China's import surge: standard economic theory prevails

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ImageWhen China’s government started to work on and implement its massive stimulus program in November last year in light of a rapid deterioration of the world economy, economists working on China had to work out what it all meant for China’s growth, the composition of growth, and the rest of the world.

Many foreign observers doubted that the stimulus would be effective enough to boost domestic demand in the first place. But even among those with higher expectations in this regard—like we at the World Bank—many wondered what the stimulus would mean for the rest of the world.

Usually, when one country grows much faster than other countries, we expect imports into that country to rise much faster than exports (or, fall much less). However, in the case of China, exports had for quite some time been outgrowing imports by a large margin and many were skeptical that this would change even as economic conditions were changing in a pronounced way.

  • Some argued that the stimulus was by and large benefiting domestic firms, with very little impact on import demand. As external trade flows around the world were in a really bad shape at the end of 2008 and in early 2009, and destocking was further depressing China’s imports. This view was gaining ground for a while.
  • In fact, this view held up longer than it should have, as “real” (volume) trade developments were masked by price changes. Raw materials import volumes were rising substantially since February but this was not recognized widely because imports in US dollar terms remained very weak due to sharp price declines (Figure 1).

  • The recovery of raw material imports got momentum and was eventually recognized. But, manufacturing imports remained weak for longer. Many thought that this pattern was likely to remain, supported by either economic or political forces:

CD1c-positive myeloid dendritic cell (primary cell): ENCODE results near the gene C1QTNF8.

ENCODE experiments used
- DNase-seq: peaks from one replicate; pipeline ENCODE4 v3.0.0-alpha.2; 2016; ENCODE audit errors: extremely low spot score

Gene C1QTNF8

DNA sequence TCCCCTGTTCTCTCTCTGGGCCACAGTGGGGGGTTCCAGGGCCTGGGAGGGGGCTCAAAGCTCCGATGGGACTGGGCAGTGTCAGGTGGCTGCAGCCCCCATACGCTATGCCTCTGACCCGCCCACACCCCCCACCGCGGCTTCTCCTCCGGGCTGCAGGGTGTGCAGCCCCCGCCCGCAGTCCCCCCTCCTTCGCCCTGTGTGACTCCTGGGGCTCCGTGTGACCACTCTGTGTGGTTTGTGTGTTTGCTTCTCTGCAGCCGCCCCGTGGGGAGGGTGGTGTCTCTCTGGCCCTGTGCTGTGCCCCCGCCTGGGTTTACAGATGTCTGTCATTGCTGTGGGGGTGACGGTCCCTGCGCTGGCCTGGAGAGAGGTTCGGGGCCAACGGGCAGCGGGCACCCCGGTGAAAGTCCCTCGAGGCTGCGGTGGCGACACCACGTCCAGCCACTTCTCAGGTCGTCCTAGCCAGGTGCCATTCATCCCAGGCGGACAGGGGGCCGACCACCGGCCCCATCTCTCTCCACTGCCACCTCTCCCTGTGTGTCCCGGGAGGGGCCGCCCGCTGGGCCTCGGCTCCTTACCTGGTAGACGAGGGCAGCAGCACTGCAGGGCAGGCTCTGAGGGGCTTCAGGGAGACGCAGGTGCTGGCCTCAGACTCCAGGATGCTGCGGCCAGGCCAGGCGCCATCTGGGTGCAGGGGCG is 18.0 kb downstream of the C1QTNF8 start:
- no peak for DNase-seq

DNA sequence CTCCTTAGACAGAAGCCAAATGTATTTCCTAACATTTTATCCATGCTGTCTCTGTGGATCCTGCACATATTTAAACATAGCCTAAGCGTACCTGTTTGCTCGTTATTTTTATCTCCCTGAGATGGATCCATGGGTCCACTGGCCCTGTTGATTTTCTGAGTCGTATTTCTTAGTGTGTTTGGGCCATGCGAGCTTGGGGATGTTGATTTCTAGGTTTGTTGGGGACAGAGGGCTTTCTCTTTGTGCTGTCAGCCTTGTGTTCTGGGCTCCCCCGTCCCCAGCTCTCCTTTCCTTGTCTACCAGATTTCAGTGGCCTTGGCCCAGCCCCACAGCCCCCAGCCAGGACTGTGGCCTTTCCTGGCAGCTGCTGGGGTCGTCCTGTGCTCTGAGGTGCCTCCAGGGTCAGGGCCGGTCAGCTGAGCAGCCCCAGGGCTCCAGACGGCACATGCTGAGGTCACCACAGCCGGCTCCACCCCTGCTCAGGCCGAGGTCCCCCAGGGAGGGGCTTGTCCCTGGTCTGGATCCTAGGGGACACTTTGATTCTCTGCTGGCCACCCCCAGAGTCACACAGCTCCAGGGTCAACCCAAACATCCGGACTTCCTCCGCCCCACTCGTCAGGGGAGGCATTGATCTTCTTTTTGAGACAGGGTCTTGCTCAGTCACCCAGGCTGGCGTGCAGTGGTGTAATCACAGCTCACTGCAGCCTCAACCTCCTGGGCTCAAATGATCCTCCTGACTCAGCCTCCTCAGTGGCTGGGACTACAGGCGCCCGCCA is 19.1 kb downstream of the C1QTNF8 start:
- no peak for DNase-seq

• It was argued, including by me, that import substitution and reorientation of sales from exports to domestic markets by China’s super competitive manufacturing sector could dampen the impact of demand on trade flows. Some even thought this offset could dominate the demand impact.
    • Others put more emphasis on the likely impact of protectionism.

Now, 9 months later, it appears that imports of manufacturing products have recovered as well (figure 2). This is so even though processing imports—imports used in the Chinese part of the international production networks, where parts are typically assembled for re-export—are still suffering.


This means that “normal” imports (imports into China’s domestic economy) are stronger still than suggested by the overall import numbers. Indeed, using our own, crude estimates for prices of normal imports, we find that overall “normal” import volumes—used by China’s domestic economy—are already higher than a  year ago (Figure 3).

In retrospect, it would have been odd for this not to happen. After all, China is a fairly open economy that is well integrated into the world economy. Moreover, the domestic demand strength we are currently witnessing is broader than just relying on infrastructure. Look for instance at currently soaring car sales and strong sales of white goods, other electric appliances, and mobile phones.


As others have observed, China’s domestic strength  has become a major driving force of the recovery in several neighboring countries, including South Korea and Singapore.

To me, these developments are reassuring, both for the world economy and for standard economic theory (i.e., common sense).


Louis Kuijs

Macroeconomy - China

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